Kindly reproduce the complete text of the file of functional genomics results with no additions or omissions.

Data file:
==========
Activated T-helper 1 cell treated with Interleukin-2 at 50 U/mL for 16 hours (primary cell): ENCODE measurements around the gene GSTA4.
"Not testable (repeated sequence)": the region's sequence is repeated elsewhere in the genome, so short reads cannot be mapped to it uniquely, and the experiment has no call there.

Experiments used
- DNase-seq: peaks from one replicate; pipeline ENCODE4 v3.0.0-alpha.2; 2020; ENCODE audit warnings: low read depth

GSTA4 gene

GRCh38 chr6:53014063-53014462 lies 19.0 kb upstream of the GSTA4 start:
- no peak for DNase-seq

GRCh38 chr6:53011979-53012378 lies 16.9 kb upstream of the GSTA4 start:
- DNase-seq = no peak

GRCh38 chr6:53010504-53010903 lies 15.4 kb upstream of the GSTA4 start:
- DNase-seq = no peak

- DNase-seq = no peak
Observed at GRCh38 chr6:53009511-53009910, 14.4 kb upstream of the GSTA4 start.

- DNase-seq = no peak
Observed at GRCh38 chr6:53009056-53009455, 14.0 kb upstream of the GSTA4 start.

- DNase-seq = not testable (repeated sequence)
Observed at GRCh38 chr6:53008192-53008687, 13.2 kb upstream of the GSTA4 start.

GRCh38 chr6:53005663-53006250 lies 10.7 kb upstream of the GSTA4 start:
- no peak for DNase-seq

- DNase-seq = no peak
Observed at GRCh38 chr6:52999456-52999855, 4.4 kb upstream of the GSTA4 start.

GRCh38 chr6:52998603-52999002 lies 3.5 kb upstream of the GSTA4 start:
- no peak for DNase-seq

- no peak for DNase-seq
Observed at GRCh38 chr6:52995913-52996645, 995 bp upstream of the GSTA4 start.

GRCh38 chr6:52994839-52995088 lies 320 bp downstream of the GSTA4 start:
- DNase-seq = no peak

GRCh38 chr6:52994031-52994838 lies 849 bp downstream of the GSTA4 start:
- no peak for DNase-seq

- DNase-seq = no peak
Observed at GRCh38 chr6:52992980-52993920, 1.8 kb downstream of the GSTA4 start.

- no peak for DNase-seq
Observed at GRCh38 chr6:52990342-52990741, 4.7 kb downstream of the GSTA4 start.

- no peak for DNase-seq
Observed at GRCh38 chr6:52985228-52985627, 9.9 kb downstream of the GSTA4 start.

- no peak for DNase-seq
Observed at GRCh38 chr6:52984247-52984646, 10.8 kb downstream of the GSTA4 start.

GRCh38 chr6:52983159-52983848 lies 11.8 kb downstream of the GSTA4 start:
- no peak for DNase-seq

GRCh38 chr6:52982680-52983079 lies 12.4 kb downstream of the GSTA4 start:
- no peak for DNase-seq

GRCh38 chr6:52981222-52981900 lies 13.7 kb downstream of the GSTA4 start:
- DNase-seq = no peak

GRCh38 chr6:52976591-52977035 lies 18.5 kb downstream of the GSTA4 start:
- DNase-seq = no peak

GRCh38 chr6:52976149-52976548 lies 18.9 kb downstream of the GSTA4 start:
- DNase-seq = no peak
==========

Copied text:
Activated T-helper 1 cell treated with Interleukin-2 at 50 U/mL for 16 hours (primary cell): ENCODE measurements around the gene GSTA4.
"Not testable (repeated sequence)": the region's sequence is repeated elsewhere in the genome, so short reads cannot be mapped to it uniquely, and the experiment has no call there.

Experiments used
- DNase-seq: peaks from one replicate; pipeline ENCODE4 v3.0.0-alpha.2; 2020; ENCODE audit warnings: low read depth

GSTA4 gene

GRCh38 chr6:53014063-53014462 lies 19.0 kb upstream of the GSTA4 start:
- no peak for DNase-seq

GRCh38 chr6:53011979-53012378 lies 16.9 kb upstream of the GSTA4 start:
- DNase-seq = no peak

GRCh38 chr6:53010504-53010903 lies 15.4 kb upstream of the GSTA4 start:
- DNase-seq = no peak

- DNase-seq = no peak
Observed at GRCh38 chr6:53009511-53009910, 14.4 kb upstream of the GSTA4 start.

- DNase-seq = no peak
Observed at GRCh38 chr6:53009056-53009455, 14.0 kb upstream of the GSTA4 start.

- DNase-seq = not testable (repeated sequence)
Observed at GRCh38 chr6:53008192-53008687, 13.2 kb upstream of the GSTA4 start.

GRCh38 chr6:53005663-53006250 lies 10.7 kb upstream of the GSTA4 start:
- no peak for DNase-seq

- DNase-seq = no peak
Observed at GRCh38 chr6:52999456-52999855, 4.4 kb upstream of the GSTA4 start.

GRCh38 chr6:52998603-52999002 lies 3.5 kb upstream of the GSTA4 start:
- no peak for DNase-seq

- no peak for DNase-seq
Observed at GRCh38 chr6:52995913-52996645, 995 bp upstream of the GSTA4 start.

GRCh38 chr6:52994839-52995088 lies 320 bp downstream of the GSTA4 start:
- DNase-seq = no peak

GRCh38 chr6:52994031-52994838 lies 849 bp downstream of the GSTA4 start:
- no peak for DNase-seq

- DNase-seq = no peak
Observed at GRCh38 chr6:52992980-52993920, 1.8 kb downstream of the GSTA4 start.

- no peak for DNase-seq
Observed at GRCh38 chr6:52990342-52990741, 4.7 kb downstream of the GSTA4 start.

- no peak for DNase-seq
Observed at GRCh38 chr6:52985228-52985627, 9.9 kb downstream of the GSTA4 start.

- no peak for DNase-seq
Observed at GRCh38 chr6:52984247-52984646, 10.8 kb downstream of the GSTA4 start.

GRCh38 chr6:52983159-52983848 lies 11.8 kb downstream of the GSTA4 start:
- no peak for DNase-seq

GRCh38 chr6:52982680-52983079 lies 12.4 kb downstream of the GSTA4 start:
- no peak for DNase-seq

GRCh38 chr6:52981222-52981900 lies 13.7 kb downstream of the GSTA4 start:
- DNase-seq = no peak

GRCh38 chr6:52976591-52977035 lies 18.5 kb downstream of the GSTA4 start:
- DNase-seq = no peak

GRCh38 chr6:52976149-52976548 lies 18.9 kb downstream of the GSTA4 start:
- DNase-seq = no peak